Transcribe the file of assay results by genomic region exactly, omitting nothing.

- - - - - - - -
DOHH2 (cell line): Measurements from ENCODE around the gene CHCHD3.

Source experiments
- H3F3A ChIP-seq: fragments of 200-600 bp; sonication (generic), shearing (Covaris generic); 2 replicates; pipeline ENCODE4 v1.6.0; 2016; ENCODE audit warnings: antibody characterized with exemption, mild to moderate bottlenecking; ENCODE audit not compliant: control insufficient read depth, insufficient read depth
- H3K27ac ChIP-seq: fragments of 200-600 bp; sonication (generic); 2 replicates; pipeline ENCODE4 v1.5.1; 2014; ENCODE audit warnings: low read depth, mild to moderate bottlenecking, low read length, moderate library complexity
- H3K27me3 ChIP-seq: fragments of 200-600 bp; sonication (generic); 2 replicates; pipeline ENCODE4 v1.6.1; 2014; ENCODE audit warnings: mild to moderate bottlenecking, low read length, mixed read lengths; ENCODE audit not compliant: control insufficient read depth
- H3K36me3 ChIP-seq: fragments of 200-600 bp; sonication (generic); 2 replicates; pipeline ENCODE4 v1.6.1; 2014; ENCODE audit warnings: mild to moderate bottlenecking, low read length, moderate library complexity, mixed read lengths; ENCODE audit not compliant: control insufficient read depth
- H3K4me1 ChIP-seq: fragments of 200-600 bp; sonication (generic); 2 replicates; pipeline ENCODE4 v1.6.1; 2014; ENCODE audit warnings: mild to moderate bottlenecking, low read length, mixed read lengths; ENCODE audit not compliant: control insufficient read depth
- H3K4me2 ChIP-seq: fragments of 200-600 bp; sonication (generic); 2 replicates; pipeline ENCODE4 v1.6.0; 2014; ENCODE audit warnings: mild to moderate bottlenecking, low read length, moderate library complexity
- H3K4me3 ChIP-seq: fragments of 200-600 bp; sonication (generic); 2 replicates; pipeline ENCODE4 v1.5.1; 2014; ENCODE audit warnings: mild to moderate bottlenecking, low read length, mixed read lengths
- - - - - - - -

DOHH2 (cell line): Measurements from ENCODE around the gene CHCHD3.

Source experiments
- H3F3A ChIP-seq: fragments of 200-600 bp; sonication (generic), shearing (Covaris generic); 2 replicates; pipeline ENCODE4 v1.6.0; 2016; ENCODE audit warnings: antibody characterized with exemption, mild to moderate bottlenecking; ENCODE audit not compliant: control insufficient read depth, insufficient read depth
- H3K27ac ChIP-seq: fragments of 200-600 bp; sonication (generic); 2 replicates; pipeline ENCODE4 v1.5.1; 2014; ENCODE audit warnings: low read depth, mild to moderate bottlenecking, low read length, moderate library complexity
- H3K27me3 ChIP-seq: fragments of 200-600 bp; sonication (generic); 2 replicates; pipeline ENCODE4 v1.6.1; 2014; ENCODE audit warnings: mild to moderate bottlenecking, low read length, mixed read lengths; ENCODE audit not compliant: control insufficient read depth
- H3K36me3 ChIP-seq: fragments of 200-600 bp; sonication (generic); 2 replicates; pipeline ENCODE4 v1.6.1; 2014; ENCODE audit warnings: mild to moderate bottlenecking, low read length, moderate library complexity, mixed read lengths; ENCODE audit not compliant: control insufficient read depth
- H3K4me1 ChIP-seq: fragments of 200-600 bp; sonication (generic); 2 replicates; pipeline ENCODE4 v1.6.1; 2014; ENCODE audit warnings: mild to moderate bottlenecking, low read length, mixed read lengths; ENCODE audit not compliant: control insufficient read depth
- H3K4me2 ChIP-seq: fragments of 200-600 bp; sonication (generic); 2 replicates; pipeline ENCODE4 v1.6.0; 2014; ENCODE audit warnings: mild to moderate bottlenecking, low read length, moderate library complexity
- H3K4me3 ChIP-seq: fragments of 200-600 bp; sonication (generic); 2 replicates; pipeline ENCODE4 v1.5.1; 2014; ENCODE audit warnings: mild to moderate bottlenecking, low read length, mixed read lengths